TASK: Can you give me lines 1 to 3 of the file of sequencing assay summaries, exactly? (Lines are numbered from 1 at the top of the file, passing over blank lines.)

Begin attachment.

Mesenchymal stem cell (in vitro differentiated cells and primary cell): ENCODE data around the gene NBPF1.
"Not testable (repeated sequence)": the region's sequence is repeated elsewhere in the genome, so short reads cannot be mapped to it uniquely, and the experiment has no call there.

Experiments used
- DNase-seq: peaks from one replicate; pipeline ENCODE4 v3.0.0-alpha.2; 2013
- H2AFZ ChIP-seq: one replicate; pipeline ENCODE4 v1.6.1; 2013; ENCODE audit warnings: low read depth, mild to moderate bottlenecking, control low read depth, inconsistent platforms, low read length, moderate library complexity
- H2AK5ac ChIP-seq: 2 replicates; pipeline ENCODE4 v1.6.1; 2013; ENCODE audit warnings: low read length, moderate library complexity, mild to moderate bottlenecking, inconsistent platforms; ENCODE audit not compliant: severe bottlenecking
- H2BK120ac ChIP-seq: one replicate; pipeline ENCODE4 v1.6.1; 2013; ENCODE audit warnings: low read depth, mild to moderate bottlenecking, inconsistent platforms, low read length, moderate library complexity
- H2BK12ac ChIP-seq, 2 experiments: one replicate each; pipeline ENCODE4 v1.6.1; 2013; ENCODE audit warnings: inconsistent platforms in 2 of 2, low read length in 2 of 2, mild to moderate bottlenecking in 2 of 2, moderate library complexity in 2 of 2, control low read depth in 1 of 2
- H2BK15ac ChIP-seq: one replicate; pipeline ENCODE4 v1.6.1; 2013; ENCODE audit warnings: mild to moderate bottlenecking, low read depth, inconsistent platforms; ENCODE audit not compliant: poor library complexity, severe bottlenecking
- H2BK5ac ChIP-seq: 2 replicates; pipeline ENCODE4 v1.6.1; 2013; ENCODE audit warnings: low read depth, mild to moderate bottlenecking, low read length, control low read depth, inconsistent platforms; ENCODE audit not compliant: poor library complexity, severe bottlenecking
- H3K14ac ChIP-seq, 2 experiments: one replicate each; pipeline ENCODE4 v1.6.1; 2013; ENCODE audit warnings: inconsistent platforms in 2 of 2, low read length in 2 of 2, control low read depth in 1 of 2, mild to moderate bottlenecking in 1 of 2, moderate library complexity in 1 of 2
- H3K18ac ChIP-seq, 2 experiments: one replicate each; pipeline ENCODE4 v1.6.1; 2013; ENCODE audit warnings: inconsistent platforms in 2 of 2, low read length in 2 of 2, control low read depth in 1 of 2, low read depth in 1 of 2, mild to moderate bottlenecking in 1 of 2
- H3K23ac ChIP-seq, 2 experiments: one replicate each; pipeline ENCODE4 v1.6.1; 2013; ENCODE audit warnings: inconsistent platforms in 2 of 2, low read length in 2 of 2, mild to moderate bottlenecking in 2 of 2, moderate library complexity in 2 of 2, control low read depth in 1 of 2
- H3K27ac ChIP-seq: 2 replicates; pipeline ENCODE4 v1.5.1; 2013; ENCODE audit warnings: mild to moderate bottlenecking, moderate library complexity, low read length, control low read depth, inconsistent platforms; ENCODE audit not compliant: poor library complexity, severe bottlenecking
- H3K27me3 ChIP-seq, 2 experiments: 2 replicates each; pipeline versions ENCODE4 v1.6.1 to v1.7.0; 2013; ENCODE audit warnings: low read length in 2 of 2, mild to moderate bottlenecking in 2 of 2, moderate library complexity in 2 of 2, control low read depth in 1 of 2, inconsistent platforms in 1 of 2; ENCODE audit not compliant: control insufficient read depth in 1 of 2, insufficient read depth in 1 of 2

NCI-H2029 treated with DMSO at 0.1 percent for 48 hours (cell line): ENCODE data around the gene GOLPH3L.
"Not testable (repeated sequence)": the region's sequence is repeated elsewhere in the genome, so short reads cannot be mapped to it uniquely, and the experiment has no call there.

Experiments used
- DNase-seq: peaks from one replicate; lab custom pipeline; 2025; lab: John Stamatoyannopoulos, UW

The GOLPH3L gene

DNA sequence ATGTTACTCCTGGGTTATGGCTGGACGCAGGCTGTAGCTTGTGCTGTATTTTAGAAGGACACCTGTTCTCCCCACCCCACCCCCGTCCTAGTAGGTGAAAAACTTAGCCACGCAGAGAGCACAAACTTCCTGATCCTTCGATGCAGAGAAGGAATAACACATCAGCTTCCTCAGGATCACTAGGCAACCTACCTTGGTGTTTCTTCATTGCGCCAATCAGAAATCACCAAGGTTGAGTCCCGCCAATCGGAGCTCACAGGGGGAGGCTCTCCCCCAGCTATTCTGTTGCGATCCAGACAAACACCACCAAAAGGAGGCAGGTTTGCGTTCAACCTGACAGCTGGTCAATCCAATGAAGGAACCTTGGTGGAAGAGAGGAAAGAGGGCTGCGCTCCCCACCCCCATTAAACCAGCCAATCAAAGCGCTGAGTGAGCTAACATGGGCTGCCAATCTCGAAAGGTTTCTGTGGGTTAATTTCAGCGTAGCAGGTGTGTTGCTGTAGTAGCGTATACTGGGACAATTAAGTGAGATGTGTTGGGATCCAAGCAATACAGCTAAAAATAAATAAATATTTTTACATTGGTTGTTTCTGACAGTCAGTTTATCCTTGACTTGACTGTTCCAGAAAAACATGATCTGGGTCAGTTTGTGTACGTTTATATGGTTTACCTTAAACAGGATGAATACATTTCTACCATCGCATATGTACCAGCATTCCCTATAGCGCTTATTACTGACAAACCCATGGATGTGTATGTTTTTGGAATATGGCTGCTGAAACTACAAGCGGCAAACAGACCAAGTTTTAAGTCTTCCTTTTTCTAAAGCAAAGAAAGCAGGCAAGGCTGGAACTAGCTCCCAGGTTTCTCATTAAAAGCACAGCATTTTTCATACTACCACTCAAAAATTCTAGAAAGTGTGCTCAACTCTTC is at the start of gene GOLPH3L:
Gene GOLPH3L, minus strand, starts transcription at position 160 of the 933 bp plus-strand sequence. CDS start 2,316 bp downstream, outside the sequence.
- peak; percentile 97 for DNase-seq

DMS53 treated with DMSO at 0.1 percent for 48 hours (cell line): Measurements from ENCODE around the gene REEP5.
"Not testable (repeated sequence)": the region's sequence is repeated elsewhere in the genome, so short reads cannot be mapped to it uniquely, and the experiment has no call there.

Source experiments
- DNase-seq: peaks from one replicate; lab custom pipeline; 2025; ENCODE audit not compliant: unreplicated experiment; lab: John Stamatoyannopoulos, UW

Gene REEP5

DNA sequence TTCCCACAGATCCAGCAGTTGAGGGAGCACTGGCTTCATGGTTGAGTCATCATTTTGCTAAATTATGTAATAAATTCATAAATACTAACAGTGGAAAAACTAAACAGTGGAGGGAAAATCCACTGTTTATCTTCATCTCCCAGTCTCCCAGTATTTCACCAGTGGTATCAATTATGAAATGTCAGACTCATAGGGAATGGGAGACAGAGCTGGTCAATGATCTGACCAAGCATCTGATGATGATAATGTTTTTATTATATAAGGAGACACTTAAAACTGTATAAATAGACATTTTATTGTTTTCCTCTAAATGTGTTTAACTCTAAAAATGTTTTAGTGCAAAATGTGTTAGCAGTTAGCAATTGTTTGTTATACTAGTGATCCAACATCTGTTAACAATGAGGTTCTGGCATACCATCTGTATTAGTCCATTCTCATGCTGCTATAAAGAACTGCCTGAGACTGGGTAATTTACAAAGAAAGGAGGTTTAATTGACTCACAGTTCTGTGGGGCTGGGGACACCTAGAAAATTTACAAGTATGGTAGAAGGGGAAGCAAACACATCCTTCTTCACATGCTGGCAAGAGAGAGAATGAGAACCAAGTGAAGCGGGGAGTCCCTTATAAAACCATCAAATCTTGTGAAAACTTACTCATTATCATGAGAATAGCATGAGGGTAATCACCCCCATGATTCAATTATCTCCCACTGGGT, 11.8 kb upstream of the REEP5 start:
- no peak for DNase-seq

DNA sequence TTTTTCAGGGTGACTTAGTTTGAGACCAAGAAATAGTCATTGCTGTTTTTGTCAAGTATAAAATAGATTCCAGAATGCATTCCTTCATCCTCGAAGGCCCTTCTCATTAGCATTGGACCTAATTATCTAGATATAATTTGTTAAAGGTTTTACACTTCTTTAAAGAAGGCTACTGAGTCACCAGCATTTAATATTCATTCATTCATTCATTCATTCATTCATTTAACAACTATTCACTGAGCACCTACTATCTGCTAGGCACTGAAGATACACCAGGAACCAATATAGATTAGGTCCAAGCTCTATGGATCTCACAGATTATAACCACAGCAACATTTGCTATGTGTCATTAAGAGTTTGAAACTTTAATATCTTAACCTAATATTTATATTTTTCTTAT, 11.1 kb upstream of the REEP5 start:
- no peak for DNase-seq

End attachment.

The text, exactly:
Mesenchymal stem cell (in vitro differentiated cells and primary cell): ENCODE data around the gene NBPF1.
"Not testable (repeated sequence)": the region's sequence is repeated elsewhere in the genome, so short reads cannot be mapped to it uniquely, and the experiment has no call there.

Experiments used